Travel north from Phuket, following the coastline round and beyond Yangon, and you will find Rakhine State, home to some of Myanmar's stunning beaches in the Bay of Bengal.
Ngapali Beach (close to Thandwe) is probably the best known, and said to have been named by Italian mercenaries for whom the stretch of sand brought home memories of Naples. The beach is striking in it's natural and unspoilt beauty. The sea is clear, clean and free of speedboats, the sand white and free of hawkers, hair-platters and masseuses.
North from Ngapali beach, where Rakhine State in north-west Myanmar borders Bangladesh, the city names on the map sound interesting: Sittwe, Myaungbwe and Mrauk U.
Until recently, it was difficult to find information about the ancient city of Mrauk U and access to the area was virtually impossible. Although still suited only to the adventurous traveller, Mrauk U is a growing destination in Myanmar. It has been described as a 'lost city' and the boat trip from Sittwe has been compared to Bogart's African Queen!
Arriving at Sittwe is like stepping back in time, with the airport consisting of one huge room with ceiling fans. The local people are still surprised to see foreigners and you can expect to be the subject of stares and whispered conversations, all friendly!
Many of the Rakhine people are Muslim and the call to prayer sounds from the numerous city mosques each morning
Sittwe boasts several interesting pagodas and a fascinating monastery on the main street. The Abbot and other monks have a wonderful collection of Buddha images and it is well worth spending some time exploring the few rooms of their 'museum'. Some images are copies but many are also originals dating from the 15th century when Mrauk U was at its peak of prosperity.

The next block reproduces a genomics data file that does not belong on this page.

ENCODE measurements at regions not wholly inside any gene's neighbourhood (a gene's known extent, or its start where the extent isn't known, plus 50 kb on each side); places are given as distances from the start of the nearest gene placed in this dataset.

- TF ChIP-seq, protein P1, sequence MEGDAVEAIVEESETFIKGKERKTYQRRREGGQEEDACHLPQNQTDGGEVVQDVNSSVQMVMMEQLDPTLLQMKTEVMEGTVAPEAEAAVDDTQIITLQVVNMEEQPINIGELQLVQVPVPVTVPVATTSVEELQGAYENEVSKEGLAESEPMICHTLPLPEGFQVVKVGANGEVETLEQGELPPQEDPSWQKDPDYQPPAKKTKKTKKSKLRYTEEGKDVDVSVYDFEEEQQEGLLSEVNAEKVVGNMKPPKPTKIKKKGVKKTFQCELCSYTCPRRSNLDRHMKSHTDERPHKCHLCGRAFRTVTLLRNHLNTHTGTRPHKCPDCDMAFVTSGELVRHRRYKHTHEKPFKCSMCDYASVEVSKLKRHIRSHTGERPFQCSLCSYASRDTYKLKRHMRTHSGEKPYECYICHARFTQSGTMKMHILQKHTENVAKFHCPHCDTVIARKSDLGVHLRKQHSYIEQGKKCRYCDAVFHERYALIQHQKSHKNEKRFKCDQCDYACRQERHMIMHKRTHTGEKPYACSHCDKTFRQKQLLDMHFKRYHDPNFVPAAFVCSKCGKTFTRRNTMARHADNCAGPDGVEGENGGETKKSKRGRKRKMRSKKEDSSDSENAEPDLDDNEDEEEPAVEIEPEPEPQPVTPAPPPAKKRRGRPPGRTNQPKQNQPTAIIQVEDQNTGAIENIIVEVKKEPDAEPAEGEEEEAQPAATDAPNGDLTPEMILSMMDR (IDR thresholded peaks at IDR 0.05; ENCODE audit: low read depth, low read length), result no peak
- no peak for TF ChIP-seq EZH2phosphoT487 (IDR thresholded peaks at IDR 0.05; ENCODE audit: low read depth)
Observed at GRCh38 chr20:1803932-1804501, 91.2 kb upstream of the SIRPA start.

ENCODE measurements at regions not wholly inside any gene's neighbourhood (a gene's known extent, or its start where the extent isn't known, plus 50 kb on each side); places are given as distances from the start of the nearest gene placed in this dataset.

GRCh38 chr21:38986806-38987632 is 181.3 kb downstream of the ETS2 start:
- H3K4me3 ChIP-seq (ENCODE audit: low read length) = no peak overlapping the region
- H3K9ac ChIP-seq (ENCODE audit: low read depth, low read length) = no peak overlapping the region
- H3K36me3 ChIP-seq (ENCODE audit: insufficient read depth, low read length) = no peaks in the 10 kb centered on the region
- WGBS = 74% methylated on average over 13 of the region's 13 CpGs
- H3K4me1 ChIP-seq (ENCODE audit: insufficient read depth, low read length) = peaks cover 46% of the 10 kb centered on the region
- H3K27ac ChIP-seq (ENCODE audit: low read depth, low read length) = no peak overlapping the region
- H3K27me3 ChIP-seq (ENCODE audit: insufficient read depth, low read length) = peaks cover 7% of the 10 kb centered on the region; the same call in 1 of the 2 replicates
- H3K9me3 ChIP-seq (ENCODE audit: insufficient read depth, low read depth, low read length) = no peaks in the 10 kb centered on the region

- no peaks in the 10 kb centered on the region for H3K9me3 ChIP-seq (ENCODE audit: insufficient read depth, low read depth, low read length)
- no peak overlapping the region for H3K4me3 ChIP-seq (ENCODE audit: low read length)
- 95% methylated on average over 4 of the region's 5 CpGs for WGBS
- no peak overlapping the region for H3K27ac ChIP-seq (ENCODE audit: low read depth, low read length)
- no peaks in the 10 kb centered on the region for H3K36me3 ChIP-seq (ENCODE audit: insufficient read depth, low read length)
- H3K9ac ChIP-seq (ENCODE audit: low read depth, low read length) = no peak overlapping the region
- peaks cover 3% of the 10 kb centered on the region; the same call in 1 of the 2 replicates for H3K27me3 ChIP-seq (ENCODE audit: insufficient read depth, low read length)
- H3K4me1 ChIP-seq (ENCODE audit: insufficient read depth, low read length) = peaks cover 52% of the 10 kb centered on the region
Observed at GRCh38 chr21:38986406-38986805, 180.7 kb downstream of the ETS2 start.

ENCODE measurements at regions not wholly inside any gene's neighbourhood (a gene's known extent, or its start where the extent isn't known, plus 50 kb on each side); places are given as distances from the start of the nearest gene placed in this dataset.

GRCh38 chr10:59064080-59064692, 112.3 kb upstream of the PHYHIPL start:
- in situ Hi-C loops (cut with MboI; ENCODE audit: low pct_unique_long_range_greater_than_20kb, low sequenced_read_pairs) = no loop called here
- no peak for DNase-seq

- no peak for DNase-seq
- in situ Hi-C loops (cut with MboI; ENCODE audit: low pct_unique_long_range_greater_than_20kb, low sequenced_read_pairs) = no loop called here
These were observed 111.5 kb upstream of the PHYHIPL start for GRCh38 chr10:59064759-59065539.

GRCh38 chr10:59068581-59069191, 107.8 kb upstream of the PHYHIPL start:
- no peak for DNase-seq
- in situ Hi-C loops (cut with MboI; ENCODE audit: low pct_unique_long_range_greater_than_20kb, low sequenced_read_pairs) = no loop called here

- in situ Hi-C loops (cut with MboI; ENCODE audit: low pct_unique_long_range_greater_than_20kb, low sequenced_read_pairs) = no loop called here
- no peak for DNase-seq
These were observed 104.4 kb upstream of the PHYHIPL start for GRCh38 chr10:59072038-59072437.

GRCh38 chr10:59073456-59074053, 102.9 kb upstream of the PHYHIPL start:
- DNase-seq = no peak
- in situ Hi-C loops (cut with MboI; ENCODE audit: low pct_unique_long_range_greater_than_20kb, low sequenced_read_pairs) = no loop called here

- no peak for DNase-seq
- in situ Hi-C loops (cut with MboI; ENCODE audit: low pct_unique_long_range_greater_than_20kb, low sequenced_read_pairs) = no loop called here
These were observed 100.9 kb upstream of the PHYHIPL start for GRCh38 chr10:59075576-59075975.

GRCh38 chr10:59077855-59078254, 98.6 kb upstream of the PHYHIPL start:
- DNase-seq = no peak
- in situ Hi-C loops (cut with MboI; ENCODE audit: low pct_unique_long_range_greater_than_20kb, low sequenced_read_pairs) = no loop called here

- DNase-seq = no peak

Another highlight of Sittwe is the beach where a promontory makes an ideal place to sit and absorb the sunset. The rock formations around the promontory are interesting and a stunning black sand beach stretches as far as the eye can see.
Sittwe is the gateway to Mrauk U, an ancient capital city back in the 15th century. The five hour trip up-river from Sittwe to Mrauk U starts at dawn and, aside from the rather uncomfortable boats, the trip affords an insight into life on the river and the surrounding countryside.
Mrauk U was a thriving city in the 15th and 16th centuries, with a complex network of canals allowing large boats access to the area. A visiting Dutchman in the 16th century is said to have described Mrauk U as one of the richest cities in Asia. The city prospered for close to four centuries.
What Mrauk U lacks in luxury, it certainly compensates for in historical, cultural and natural interest. The town, which is actually more like a village, snuggles between hilltops, rivers and two lakes.
A wander through its streets is captivating and the people very warm and friendly. They are often as interested in what the traveller is doing as the traveller is interested in what they are doing! There are hardly any vehicles in Mrauk U, apart from hsaik-ka (trishaws). The best way to visit the ancient city is by horse and cart.
The most well preserved temple in Mrauk U is Shitthaung, built back in 1535 by King Minbin, the most powerful of the Rakhine kings. The caves, tunnels, passages and Buddha images of Shitthaung temple are intriguing, and some say the construction is similar to Borobudur in Indonesia.
There are many other temples to visit in the area surrounding Mrauk U, as well as the ruins of the royal palace and city walls. Once the infrastructure improves, Sittwe and Mrauk U will one day be firmly on the itinerary of visitors to Myanmar.
Ngapali Beach focus
The area contains many small islands that can be visited on day trips from main center. Ngapali beach is a three km ribbon of white, soft-as-talc sand beach that stretches from the village of Ngapali to "Gyeiktaw". The fiery sunset, for which the Bay of Bengal is noted for, can be watched right from your doorstep.